There is a haunting short documentary about a mysterious man who appeared in 2009 in Sligo, a small seaside town in Ireland, with a carefully laid out plan to get rid of all traces of his identity. He was successful in that no one has since been able to figure out who he was, which is quite surprising in this day and age when it is so hard to hide our traces.
My first thought was that, given his very serious illness, he wanted to commit suicide but concealed his identity so his family could collect insurance. But that doesn’t entirely fit — if he just disappeared, no insurance would be paid for a considerable time. And it doesn’t explain his disposal of the purple bag’s contents.
One clue is that he seemed to need to be in Sligo specifically. Could he have known someone there, someone who he delivered those bags to, and who would respect his wish for anonymity?
Mano Singham says
One other thing I was curious about was what kind of accent he had. The hotel front desk people would be able to make some guesses as to where he came from but the documentary did not say.
Putting aside who he was, how did he die? oO They said he didn’t drown, had no drugs on board, and it seems unlikely that the cancer killed him right on schedule according to plan. So what did he die of? The equivocation, “at least not externally” is odd -- if they knew about the tumors, they must’ve done an autopsy which would’ve included examination of the lungs for salt water.
What the guy actually said was “there were no external signs of saltwater drowning”.
Wikipedia says the medical examiner deemed the cause of death to be drowning. If that’s accurate, then presumably there were internal signs, like water in the lungs. Why the documentary was cut that particular way is anyone’s guess. Maybe to play up the mysteriousness angle?
I’m apparently a bit reactive today. I responded to your first sentence without reading the rest. Apologies.
According to Wikipedia, he had a heavy Germanic accent.
This would be easy to fake.
@ RR: No problem. I didn’t know there was a wiki article about it. But that just makes that statement even stranger to emphasize that. What are the external signs of salt water drowning (aside from salt water on skin and clothes)? Or any drowning, for that matter (i.e., specifically drowning as opposed to just being wet)? If you have internal evidence of drowning, why even mention external evidence, unless the mystery is how he could have drowned without external signs of drowning, whatever those may be.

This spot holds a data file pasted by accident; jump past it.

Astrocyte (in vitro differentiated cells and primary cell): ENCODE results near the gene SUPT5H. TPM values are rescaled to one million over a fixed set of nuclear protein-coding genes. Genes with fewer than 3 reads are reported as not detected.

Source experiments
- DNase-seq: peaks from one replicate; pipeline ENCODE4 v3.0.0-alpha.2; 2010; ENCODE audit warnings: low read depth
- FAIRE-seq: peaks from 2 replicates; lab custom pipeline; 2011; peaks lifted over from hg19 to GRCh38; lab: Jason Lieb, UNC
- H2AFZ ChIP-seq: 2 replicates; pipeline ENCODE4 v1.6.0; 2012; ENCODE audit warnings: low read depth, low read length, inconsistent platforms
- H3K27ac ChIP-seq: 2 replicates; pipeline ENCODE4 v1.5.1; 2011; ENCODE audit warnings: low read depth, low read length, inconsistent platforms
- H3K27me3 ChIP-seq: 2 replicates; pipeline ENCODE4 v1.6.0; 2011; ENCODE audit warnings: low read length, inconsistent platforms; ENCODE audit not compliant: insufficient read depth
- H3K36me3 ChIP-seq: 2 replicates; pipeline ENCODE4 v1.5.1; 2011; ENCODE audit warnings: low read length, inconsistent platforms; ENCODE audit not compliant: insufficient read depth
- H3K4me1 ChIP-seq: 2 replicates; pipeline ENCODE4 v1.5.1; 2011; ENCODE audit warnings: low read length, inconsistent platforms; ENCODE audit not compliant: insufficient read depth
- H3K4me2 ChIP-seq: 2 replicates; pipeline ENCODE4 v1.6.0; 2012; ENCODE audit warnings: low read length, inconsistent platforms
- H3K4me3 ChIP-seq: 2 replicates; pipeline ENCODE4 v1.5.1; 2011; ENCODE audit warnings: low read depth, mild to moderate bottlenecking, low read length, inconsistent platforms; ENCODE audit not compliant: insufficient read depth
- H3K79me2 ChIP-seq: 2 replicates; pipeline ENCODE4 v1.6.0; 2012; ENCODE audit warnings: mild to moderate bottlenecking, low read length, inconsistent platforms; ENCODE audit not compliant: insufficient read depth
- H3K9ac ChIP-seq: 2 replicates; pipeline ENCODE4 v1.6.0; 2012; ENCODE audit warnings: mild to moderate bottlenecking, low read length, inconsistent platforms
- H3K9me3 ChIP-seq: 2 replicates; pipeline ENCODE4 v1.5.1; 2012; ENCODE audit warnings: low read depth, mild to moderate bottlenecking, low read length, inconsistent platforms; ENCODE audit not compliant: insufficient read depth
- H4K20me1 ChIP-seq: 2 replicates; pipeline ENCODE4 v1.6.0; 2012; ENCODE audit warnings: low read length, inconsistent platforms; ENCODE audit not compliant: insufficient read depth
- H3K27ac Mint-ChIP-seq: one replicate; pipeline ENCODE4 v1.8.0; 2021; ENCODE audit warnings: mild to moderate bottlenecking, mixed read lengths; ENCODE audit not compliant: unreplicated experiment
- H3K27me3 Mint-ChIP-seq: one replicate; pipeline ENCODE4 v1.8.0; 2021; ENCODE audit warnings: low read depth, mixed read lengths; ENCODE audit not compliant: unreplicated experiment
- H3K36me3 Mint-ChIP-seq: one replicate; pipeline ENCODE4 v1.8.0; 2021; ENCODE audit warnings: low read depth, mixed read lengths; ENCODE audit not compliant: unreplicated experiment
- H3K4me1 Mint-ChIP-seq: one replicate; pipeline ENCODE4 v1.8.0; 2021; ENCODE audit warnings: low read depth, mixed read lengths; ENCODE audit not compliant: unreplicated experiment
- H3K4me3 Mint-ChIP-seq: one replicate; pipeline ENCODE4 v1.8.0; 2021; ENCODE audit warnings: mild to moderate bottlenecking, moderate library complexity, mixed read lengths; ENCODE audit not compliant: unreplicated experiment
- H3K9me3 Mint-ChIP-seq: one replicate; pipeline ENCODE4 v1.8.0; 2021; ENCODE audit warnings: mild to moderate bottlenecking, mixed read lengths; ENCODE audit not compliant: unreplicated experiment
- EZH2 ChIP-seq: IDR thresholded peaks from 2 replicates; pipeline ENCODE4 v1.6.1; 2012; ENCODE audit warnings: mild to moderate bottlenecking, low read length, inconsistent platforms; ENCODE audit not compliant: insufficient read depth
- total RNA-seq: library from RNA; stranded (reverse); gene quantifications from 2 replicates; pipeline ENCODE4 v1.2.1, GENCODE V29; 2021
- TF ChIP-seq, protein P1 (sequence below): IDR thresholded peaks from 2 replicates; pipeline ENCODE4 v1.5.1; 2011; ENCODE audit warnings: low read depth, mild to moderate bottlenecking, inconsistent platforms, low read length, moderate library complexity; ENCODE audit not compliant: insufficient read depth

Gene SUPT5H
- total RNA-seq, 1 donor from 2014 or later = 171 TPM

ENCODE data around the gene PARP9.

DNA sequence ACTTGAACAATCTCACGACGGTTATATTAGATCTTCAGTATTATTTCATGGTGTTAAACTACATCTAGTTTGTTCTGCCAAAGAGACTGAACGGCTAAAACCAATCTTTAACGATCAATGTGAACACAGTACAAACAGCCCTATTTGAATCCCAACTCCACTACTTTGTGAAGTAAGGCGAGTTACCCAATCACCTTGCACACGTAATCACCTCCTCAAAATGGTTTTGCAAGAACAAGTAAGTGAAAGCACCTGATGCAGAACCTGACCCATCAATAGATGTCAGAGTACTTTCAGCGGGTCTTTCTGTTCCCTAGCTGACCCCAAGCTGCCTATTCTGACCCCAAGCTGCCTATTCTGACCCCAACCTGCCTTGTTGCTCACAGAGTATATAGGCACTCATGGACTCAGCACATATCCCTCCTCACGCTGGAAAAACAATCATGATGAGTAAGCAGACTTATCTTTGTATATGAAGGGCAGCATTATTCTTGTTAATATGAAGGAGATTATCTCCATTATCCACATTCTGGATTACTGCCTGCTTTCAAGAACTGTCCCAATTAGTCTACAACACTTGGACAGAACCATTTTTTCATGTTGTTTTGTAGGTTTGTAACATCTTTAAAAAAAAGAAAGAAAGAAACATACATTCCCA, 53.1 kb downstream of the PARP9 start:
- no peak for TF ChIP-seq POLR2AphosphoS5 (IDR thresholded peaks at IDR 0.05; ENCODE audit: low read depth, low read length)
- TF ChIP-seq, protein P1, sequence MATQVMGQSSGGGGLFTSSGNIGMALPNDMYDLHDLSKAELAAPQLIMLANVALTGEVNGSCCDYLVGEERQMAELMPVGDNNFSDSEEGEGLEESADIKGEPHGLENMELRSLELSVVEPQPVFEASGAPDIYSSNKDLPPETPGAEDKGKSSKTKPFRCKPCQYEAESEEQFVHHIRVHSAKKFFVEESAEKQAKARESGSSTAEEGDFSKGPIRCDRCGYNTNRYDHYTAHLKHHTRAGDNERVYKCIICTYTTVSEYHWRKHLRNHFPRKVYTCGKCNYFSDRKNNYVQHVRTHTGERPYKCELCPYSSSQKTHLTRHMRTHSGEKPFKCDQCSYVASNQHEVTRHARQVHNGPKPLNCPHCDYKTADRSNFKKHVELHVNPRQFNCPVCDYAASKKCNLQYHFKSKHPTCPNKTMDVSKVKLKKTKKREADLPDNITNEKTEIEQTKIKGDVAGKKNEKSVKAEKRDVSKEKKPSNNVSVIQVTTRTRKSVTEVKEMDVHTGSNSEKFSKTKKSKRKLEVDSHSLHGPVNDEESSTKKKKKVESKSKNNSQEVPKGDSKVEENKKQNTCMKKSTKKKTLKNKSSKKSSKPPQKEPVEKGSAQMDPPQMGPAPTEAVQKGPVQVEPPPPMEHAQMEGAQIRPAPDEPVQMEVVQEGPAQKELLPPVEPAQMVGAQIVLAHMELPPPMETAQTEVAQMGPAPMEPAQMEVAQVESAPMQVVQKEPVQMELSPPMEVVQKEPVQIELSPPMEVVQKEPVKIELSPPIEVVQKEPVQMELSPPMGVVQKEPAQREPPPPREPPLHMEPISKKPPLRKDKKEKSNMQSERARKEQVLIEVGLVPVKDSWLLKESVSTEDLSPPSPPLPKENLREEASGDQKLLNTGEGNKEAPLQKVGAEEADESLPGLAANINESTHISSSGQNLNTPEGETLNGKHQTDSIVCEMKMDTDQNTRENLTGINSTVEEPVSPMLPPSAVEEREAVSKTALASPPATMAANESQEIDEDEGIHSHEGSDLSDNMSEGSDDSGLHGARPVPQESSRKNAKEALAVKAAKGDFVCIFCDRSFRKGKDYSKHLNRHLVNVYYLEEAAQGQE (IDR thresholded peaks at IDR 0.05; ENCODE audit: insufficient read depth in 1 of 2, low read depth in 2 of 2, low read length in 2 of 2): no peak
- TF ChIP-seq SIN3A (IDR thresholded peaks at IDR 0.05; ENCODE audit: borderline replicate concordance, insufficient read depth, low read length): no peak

Mano Singham says
The Wikipedia page on this is pretty interesting but does not add the much to the documentary other than that he spoke with a thick German accent and that his body when found was naked. I was a bit surprised that on the last day, he threw the torn up pieces of paper he head into a nearby waste bin in view of the security cameras, given how careful he had been earlier to hide the locations of his disposals. Perhaps he knew that restaurants throw the trash away frequently and torn paper would be untraceable.
I am also impressed at the ubiquity of CCTV cameras.
The real mystery is why someone who was about to die (either due to his many serious ailments or because he was intending to kill himself) would go to such lengths to hide his identity. It must be because he was protecting someone who might be adversely affected by his death. Or conversely, maybe he wanted someone to live in constant doubt (and fear?) as to where he was and the possibility of his return.
One other noteworthy fact is that although his serious illnesses must have caused him a lot of constant pain, there were no traces any pain medication at all in his system. And yet not one person indicated that he seemed to show any signs of pain or even discomfort. What kind of person would be able to maintain such a Stoic facade?
Tabby Lavalamp says
I knew it was bad in the UK, but I’m surprised Ireland would have so many too. Maybe I shouldn’t be. Some police states are built around law enforcement violence, mass incarceration, and elected prosecutors who will do anything to keep being elected. Some police states are built around surveillance. And the average citizen doesn’t mind living in an oppressive police state, as long as they are made to feel “safe”.